Questions about: moisture

Come on, you can't say "nitty-gritty" without thinking about and saying it like Ignacio (aka: Nachooooo!) Last week was sort of a bust. .
I will probably install a glue down engineered wood floor directly on the concrete slab, but which sealer should I use as a vapor barrier? You mentioned a 2 part epoxy sealant, but would that be enough vapor barrier to simply glue down the wood floor
What the contractor is "full of" is excellent advice. If you really want to spend money like you have a firehose connected to your wallet, dig out around the outside of the house to the footings and put drains there which slope out to daylight (or a
telefunken, This is a general article I wrote, discard what you feel is not relevant to your project. I guess this is the best and most economical way to construct walls that would be placed on the exterior. I prefer to see 2x4 but as mentioned by ot
You don't mention where you live so it is hard to give specific advice. The best suggestion is that if it will be climate controlled, it should be built similar to any other climate controlled structure in your area. That means keeping damp, warm air
Horizontal cracking? That's odd, and I think that's unrelated to your moisture problem (even with a picture, I'm not sure I'd comment on that). Well, you've air sealed your house, which means that now you have to actually pay attention to the V in HV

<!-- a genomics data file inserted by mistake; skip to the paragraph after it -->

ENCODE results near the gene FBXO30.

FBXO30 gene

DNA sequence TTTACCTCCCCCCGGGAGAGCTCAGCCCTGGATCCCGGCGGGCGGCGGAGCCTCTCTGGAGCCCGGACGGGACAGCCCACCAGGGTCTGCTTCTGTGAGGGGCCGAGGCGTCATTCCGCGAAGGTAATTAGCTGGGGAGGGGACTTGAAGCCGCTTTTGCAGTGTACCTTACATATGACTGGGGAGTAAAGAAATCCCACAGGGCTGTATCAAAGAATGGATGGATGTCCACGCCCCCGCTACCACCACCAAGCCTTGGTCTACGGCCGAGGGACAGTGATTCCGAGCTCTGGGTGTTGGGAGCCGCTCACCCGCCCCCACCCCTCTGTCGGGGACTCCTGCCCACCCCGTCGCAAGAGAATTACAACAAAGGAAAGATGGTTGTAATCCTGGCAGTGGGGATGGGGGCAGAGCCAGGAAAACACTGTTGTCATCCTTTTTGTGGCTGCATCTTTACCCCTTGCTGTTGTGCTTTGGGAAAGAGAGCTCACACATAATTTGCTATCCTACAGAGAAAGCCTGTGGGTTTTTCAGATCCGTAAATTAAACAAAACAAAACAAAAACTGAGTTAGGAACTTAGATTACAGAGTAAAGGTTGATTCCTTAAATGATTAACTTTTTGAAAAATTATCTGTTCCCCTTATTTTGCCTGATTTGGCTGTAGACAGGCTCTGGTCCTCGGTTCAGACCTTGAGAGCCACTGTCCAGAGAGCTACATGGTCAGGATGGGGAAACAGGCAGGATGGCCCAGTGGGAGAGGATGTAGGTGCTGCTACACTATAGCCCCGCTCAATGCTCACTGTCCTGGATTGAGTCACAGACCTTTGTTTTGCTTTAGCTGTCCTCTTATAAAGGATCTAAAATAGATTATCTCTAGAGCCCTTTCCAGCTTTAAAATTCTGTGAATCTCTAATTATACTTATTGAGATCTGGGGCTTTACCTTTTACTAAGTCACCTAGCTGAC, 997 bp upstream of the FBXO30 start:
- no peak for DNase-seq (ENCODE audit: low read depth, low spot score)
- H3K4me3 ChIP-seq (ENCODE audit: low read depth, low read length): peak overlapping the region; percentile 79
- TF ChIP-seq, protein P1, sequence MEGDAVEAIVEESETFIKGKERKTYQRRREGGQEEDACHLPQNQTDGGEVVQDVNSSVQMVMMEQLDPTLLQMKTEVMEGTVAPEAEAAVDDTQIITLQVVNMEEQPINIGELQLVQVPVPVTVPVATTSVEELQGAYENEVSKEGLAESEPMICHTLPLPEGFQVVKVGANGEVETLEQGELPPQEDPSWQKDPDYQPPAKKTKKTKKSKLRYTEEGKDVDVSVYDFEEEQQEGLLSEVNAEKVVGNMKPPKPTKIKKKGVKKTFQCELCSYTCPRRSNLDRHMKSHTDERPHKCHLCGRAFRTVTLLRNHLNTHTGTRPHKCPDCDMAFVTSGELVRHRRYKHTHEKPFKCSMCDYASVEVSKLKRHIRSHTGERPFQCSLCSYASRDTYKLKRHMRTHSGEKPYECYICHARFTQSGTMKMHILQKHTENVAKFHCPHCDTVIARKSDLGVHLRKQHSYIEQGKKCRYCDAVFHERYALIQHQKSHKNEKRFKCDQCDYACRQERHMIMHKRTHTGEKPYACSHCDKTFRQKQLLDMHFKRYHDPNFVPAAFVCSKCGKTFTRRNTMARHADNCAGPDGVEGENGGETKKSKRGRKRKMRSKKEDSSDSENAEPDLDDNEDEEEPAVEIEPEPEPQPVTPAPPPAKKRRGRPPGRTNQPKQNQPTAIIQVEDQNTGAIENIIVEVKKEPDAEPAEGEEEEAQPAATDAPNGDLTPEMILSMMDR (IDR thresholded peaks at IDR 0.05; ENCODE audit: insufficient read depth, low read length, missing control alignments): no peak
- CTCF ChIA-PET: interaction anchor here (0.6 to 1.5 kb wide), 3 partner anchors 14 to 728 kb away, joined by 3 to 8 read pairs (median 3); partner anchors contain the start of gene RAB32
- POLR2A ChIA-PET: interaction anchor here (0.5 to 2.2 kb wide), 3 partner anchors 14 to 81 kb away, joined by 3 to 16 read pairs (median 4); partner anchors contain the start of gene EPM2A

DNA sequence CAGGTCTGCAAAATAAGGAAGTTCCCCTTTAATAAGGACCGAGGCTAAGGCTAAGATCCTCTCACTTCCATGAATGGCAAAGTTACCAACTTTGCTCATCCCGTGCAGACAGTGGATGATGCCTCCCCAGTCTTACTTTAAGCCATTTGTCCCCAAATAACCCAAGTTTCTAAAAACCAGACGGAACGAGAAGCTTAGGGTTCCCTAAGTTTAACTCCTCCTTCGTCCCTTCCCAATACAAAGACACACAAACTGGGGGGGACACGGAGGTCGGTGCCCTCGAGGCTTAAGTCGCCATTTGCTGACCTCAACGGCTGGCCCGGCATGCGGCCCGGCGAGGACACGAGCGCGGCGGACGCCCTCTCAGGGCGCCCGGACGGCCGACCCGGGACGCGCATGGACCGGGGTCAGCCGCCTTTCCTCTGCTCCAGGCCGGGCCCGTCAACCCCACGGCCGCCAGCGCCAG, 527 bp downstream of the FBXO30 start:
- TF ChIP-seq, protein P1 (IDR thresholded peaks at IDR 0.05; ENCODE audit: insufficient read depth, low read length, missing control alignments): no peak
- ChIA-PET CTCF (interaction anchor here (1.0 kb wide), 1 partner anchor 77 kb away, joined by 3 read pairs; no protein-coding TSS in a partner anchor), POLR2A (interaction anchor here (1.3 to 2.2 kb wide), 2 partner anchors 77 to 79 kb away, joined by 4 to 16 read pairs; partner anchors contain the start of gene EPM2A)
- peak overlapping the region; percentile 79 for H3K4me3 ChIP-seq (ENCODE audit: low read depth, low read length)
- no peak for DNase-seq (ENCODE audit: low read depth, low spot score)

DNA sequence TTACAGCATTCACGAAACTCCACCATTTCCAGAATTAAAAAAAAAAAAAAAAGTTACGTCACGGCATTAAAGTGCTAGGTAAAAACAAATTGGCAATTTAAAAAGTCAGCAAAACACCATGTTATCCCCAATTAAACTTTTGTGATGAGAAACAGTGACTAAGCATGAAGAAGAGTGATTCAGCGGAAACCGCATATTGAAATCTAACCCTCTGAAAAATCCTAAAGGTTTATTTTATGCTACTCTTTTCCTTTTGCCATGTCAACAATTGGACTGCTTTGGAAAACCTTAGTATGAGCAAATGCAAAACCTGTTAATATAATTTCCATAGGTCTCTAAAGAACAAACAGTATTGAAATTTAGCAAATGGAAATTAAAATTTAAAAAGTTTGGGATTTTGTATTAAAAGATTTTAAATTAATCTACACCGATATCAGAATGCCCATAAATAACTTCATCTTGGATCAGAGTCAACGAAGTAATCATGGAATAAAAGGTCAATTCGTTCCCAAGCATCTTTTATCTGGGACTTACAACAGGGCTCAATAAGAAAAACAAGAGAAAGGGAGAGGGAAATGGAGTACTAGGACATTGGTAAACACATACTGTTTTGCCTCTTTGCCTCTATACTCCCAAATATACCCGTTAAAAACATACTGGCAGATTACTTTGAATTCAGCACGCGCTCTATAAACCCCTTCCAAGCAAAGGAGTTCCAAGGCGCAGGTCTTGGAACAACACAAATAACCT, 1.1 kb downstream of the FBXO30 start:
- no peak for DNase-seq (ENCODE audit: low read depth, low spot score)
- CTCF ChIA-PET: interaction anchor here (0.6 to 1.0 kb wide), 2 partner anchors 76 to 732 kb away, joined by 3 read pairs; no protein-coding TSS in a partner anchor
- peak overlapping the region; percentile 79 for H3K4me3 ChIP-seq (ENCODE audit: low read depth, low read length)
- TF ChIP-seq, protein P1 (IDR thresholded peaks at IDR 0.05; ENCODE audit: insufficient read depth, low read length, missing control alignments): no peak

I removed the cement board to replace it, and discovered that the moisture had apparently penetrated the cement board and reached one group of studs: I don't see anything that looks obviously like mold, and there's no moisture palpable in the affecte
Assuming that this is a new 4 inches of floor on a ground level structure. .
I think the key thing is to use a quality house wrap made for the concrete/fiber lap siding. Concrete fiber siding will transfer moisture much more readily then wood, vinyl, etc. Products like DuPont DrainWrap (essentially their standard house wrap t
Be careful when tightening the bolt more, it might pull out of the wood completely if it is screwed into the wood somewhere. If it is a bolt that goes all the way through the wood with a washer on each side, though, you can probably try tightening it